As has been alluded to above, ERPs were out of reach for SMEs. They have been a preserve for the big corporations leaving out the SMEs. The vendors were only interested in selling to the big companies where they could fetch high returns. The popularity of ERPs created by IT researchers and vendors brought a big rush to acquire the systems by the big companies as it became apparent that even if they were doing well, the system would offer competitive advantages. Due to the large number of vendors, competition was stiff hence only the best would make deals. (‘Discussing ERP’s intervention in small and Medium Enterprises’ n. d. ¶3)

With time, almost all the big corporations had an ERP system running hence even the best vendors soon realised that the market was shrinking and their future was at stake.

As the saying goes ‘necessity is the mother of invention’ the vendors had to look elsewhere to market their products and further their businesses. This prompted them to look at the SMEs. The numbers of SMEs was inviting and time had com to rollout services to them. However the challenge lied with the high cost of ERPs. They had to explore ways of offering affordable products. With a small margin but big volumes of sales, the vendors realised they would still be profitable. This was the turning point for SMEs. (‘Discussing ERP’s intervention in small and Medium Enterprises’ n. d ¶4).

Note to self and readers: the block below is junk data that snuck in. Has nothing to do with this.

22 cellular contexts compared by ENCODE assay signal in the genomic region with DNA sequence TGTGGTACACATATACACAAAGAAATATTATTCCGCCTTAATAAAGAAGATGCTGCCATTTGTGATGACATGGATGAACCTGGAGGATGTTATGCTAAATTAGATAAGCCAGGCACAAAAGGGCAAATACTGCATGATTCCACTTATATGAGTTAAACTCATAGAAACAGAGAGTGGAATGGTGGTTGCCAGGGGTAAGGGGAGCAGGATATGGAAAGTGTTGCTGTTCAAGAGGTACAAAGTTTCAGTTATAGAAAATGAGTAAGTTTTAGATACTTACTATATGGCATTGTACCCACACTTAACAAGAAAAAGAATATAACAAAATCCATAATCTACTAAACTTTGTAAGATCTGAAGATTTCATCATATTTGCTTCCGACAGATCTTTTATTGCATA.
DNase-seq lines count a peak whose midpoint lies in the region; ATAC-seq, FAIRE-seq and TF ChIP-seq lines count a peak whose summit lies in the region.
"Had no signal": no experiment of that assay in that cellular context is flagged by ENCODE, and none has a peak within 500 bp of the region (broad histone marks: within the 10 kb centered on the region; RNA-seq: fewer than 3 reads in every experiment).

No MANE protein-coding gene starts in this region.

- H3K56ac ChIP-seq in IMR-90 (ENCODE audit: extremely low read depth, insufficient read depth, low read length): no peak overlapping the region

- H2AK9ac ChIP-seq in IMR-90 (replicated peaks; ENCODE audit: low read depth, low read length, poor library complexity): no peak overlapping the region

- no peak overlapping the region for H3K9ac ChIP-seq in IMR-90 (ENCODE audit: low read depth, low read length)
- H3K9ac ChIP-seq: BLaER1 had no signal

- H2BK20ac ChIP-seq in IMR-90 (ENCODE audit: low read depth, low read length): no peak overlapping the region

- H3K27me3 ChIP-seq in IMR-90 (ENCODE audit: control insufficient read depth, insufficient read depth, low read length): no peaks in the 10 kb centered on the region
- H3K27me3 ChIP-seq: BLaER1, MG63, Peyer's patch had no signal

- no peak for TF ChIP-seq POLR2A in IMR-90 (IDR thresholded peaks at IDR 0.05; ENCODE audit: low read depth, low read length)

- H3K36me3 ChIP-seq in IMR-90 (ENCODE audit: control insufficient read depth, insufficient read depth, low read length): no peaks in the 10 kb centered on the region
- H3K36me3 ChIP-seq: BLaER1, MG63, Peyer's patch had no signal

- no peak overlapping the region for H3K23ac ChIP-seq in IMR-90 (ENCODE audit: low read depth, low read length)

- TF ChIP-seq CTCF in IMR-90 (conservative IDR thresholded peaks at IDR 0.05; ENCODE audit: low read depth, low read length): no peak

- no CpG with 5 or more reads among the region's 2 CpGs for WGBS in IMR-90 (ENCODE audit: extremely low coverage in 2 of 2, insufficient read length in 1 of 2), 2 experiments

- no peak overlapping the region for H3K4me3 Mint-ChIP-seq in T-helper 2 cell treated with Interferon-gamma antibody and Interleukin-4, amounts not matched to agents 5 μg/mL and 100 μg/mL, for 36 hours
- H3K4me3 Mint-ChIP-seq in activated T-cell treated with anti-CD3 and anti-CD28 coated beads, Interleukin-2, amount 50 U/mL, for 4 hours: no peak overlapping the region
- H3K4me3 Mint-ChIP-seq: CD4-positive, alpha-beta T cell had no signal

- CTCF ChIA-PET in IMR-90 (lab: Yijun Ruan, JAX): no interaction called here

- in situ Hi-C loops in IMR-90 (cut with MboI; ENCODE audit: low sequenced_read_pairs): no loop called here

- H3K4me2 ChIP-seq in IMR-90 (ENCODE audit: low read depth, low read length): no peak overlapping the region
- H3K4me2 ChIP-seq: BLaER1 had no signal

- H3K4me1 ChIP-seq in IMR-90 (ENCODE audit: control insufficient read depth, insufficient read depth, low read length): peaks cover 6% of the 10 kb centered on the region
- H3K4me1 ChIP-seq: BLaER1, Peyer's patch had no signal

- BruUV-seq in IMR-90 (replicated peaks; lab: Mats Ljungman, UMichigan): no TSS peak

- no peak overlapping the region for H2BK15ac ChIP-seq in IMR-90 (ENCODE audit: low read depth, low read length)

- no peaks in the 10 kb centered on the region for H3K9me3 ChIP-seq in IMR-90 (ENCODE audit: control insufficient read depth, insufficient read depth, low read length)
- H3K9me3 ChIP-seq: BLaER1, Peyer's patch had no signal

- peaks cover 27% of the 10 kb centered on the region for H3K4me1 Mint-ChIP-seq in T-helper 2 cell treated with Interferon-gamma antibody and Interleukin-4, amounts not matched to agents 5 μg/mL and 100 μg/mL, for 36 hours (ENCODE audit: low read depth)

Challenges in Implementing ERPs in SMEs

Implementing ERPs has come about with many challenges both for the vendors as well as for the SMEs. First companies need to be careful in choosing the ERP vendor and the software he brings along. This has brought confusion for the SMEs as they are not sure whether to purchase the higher priced branded software or the software offered by smaller players in the market. The argument on one hand is that only branded software can satisfy all specifications of even the smallest businesses while others insist that the small vendors are the most flexible in developing customised systems. Based on these unfounded preconceptions, small companies have often made wrong decisions that have cost them a lot (Aparna 2006 ¶4-5)..